American Indian Sports Heritage

American Indian Sports Heritage

Joseph B. Oxendine

334 pages
Illus

Paperback

September 1995

978-0-8032-8609-2

$35.00 Add to Cart

About the Book

“Neither the highly commercialized nature of professional sports today nor the more casual attitude prevailing in amateur activities captures the essence of Indian sport,” writes Joseph B. Oxendine. Through sport, Indians sought blessings from a higher spirit. Sport that evolved from religious rites retained a spiritual dimension, as seen in the attitude and manner of preparing and participating. In American Indian Sports Heritage, Oxendine discusses the history and importance in everyday life of ball games (especially lacrosse), running, archery, swimming, snow snake, hoop-and-pole, and games of chance.
 
Indians gained nationwide visibility as athletes in baseball and football; the teams at boarding schools such as the Carlisle Indian Industrial School in Pennsylvania and the Haskell Institute in Kansas were especially famous. Oxendine describes the apex of Indian sports during the first three decades of the twentieth century and chronicles the decline since. He looks at the career of the legendary Jim Thorpe and provides brief biographies of other Indian athletes before and after 1930.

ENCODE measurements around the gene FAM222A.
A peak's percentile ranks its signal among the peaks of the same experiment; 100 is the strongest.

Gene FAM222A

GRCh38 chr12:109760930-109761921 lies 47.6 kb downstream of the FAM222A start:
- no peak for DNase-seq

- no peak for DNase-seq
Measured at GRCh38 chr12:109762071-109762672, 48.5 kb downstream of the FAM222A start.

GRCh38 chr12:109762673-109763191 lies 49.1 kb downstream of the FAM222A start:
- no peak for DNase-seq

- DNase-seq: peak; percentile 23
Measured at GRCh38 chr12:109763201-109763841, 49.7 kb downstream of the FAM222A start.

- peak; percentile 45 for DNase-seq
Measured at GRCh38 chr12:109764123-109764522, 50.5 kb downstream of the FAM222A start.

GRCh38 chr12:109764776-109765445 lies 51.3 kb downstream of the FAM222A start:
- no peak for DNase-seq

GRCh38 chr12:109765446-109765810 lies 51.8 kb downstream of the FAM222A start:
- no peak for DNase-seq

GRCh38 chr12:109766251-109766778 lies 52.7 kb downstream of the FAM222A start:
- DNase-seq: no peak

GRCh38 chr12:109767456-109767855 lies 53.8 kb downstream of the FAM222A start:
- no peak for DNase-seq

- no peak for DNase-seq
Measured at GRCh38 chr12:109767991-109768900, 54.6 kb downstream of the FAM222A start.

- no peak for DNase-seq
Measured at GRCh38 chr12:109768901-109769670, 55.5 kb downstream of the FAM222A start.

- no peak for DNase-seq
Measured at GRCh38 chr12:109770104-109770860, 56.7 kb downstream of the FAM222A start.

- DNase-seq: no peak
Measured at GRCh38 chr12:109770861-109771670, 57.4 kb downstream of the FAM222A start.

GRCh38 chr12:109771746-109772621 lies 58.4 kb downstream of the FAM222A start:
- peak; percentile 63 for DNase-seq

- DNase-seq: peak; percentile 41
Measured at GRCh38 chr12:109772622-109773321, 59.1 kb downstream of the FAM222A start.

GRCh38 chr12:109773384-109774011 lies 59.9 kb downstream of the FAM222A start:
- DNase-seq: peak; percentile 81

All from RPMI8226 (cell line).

Author Bio

Joseph B. Oxendine, a Lumbee who grew up in a segregated Indian community in North Carolina, played professional baseball for three years prior to completing his doctoral degree at Boston University. He is chancellor of Pembroke State University and has published extensively in the fields of motor learning and sport psychology. Oxendine has provided a new afterword for this Bison Books edition.

Praise

“From scenes of Senecas playing snow snake and Cheyennes competing in chungke, to the exploits of Olympian runner Billy Mills and Yankee pitcher Allie Reynolds, Oxendine has compiled a useful compendium of information on traditional Indian games and the entry of Native Americans into modern collegiate and professional sports, especially during the ‘heyday’ period between 1890 and 1930.”—Choice

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